What the Devil?


After posts like this and this, I think it’s safe to say that I am interested in the character of the Devil. Mind you, a large part of that fascination is with how anyone could possibly believe in such a being. Traditionally, Satan is regarded as the ultimate source of evil, and many Christians still see him as such, but I think modern culture has started to recognize the ridiculousness of the character.

Steve Wells of Skeptics’ Annotated Bible fame has pointed out how many more people the Bible credits God with killing compared to Satan. It’s also worth mentioning that, in Biblical accounts, the Devil is often in league with God. This is most obvious in Job, but we see a bit of it in Revelation as well.

Sure, this is the book where God has Satan thrown out of Heaven, chained up in a pit, and eventually destroyed in a lake of fire, but throughout most of it we see the forces of good and evil seemingly united in the common goal of killing off mankind. Hell (pun intended), the typical view of the Evil One has him eternally tormenting people who didn’t believe in God. You’d kind of think that, if he’s the ultimate enemy of God, he’d regard non-believers as potential allies rather than torture victims, but no. It almost strikes me that Satan isn’t an enemy of God so much as someone who’s on the same side but rather unreliable. It’s like he’s the unorthodox vigilante who breaks all the rules, but the chief will still sometimes use him when he thinks the only important thing is getting the job done.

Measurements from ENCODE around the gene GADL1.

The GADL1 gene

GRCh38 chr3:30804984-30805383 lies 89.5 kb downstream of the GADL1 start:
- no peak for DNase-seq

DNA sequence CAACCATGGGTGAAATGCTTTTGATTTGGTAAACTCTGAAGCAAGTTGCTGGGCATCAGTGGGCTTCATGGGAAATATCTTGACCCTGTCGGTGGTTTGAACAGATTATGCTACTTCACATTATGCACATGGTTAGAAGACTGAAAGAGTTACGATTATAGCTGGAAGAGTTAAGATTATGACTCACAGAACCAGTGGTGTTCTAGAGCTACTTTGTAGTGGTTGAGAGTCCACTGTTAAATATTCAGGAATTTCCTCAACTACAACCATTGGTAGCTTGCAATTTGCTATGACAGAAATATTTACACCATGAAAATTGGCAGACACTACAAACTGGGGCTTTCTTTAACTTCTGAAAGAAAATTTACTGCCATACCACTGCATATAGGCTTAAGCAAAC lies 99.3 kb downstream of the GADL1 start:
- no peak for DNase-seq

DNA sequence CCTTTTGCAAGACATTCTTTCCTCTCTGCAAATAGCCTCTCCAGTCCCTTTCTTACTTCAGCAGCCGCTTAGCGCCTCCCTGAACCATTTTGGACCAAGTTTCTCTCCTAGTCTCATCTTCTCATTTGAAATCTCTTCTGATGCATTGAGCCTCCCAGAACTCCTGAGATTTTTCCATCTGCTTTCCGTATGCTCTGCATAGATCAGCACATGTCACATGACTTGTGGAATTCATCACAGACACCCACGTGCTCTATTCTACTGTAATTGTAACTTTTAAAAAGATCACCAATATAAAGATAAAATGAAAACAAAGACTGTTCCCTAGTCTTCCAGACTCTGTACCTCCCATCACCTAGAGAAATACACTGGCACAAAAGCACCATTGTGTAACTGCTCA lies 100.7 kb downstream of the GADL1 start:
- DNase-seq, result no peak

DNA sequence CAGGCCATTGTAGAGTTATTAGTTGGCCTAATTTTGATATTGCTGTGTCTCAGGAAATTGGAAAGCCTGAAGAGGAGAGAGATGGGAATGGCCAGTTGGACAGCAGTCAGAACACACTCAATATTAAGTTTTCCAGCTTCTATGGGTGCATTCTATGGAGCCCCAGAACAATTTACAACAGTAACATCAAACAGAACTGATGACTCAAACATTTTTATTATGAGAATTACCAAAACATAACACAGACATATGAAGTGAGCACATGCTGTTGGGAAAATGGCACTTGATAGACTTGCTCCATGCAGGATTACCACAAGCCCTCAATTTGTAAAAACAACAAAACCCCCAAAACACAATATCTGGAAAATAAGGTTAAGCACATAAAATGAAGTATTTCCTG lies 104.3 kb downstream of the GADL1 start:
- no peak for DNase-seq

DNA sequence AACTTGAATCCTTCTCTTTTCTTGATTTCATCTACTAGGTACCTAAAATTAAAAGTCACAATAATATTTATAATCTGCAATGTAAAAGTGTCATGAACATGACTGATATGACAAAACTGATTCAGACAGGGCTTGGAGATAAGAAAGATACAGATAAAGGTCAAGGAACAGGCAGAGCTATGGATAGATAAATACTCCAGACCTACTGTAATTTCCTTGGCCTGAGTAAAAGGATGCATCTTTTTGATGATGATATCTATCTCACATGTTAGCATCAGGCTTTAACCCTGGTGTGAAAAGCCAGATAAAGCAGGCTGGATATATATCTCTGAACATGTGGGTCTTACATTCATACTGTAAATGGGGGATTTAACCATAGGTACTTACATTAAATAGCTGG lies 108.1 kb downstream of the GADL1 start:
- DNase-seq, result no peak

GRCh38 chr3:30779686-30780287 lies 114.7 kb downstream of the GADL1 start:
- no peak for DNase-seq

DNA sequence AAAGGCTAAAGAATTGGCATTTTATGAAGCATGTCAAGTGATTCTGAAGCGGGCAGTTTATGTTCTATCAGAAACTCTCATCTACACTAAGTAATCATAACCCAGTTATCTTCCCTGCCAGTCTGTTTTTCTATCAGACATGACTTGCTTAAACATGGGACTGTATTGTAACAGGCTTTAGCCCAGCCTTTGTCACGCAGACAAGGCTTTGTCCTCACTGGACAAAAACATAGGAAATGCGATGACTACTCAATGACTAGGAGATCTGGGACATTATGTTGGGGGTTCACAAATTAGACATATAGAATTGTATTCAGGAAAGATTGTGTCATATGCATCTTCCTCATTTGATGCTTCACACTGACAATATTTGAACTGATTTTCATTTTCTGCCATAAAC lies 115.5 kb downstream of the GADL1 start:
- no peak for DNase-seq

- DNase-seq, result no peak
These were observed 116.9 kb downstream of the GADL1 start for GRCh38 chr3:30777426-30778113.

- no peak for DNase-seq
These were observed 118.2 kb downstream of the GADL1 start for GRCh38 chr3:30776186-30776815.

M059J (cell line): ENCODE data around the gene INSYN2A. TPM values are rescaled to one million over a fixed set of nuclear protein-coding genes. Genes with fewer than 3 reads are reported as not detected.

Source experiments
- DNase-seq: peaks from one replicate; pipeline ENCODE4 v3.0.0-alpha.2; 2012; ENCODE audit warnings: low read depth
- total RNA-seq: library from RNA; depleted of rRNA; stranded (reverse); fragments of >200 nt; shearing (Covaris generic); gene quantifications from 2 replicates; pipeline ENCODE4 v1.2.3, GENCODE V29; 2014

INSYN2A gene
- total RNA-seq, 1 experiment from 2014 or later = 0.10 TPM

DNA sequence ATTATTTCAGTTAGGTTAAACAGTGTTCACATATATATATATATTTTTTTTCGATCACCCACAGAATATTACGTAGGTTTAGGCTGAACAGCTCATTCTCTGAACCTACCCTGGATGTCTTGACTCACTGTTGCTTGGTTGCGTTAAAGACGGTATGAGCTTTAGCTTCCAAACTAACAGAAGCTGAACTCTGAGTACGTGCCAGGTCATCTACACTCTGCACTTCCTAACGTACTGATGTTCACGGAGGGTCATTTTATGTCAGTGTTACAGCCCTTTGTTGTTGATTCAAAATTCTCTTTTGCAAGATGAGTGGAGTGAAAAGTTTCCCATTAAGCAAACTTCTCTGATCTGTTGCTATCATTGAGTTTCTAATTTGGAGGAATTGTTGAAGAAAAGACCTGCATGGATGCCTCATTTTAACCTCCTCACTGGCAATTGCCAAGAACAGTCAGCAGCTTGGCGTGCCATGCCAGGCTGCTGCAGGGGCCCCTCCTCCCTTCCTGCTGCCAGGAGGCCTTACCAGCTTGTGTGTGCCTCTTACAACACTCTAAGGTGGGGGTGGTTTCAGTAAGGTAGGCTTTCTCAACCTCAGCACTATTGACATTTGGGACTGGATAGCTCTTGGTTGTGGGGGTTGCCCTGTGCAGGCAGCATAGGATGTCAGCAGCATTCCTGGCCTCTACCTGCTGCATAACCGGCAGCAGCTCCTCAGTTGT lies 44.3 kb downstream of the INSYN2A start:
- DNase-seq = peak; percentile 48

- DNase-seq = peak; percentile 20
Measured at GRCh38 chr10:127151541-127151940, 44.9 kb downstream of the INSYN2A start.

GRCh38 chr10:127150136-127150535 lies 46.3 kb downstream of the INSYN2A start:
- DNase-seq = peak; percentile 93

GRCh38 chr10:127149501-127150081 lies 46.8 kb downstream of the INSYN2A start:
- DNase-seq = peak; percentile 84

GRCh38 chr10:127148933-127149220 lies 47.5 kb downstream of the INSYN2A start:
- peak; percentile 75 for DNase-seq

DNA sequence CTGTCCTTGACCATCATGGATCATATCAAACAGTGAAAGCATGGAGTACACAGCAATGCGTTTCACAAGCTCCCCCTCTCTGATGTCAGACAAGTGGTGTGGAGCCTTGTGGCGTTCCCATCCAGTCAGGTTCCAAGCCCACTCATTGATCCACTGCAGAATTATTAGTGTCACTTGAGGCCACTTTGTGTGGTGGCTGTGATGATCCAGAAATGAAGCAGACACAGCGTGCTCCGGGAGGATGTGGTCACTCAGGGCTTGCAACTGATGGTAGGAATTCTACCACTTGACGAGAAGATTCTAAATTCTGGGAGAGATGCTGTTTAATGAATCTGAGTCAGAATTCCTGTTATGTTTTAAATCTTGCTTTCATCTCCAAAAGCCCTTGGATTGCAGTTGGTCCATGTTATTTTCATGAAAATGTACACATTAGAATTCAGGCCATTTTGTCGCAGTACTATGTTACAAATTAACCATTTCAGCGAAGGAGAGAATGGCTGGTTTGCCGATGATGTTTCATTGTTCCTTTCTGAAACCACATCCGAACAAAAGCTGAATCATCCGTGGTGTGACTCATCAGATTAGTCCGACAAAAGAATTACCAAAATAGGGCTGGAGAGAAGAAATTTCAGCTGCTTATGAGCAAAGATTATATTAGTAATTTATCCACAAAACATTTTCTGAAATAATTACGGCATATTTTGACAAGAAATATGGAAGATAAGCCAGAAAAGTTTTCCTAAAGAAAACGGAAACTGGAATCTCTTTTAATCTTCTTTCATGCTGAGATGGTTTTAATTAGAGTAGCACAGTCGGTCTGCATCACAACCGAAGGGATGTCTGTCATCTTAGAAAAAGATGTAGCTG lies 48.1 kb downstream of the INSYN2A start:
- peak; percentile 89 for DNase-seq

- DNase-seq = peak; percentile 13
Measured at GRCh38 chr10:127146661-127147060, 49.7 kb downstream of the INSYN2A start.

Another reason it’s kind of hard to Satan seriously as the ultimate evil is that we’ve seen ordinary humans do much worse things than the Devil is generally described as doing. I mean, just look at how many people Hitler and Stalin killed in the last century, and they weren’t fallen angels. Yes, you could say Satan and his minions were working behind the scenes and giving these dictators ideas, but but they presumably still had the option not to listen. And if the Prince of Darkness is relegated to the role of merely telling mankind to perpetrate the evil they already had in their own minds, he doesn’t come across as being the greatest evil being in the world. I know the fundamentalists who think Satan is lurking in gay bars and Halloween candy will disagree with me here, but it kind of seems like Satan, even more than God, is a relic of a primitive notion of evil. Honestly, I think this is a good thing, as it means we can look at evil as something anyone is capable of, rather than a magic force spread by a dude in a red cape.

Speaking of which, the depiction of Satan as a red guy with goat-like features and a pitchfork was probably terrifying at one point, but now it’s often played up for comedy.

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4 Responses to What the Devil?

  1. BECAUSE I will NEVER pass up the excuse to make people read Diane Duane’s Young Wizards books…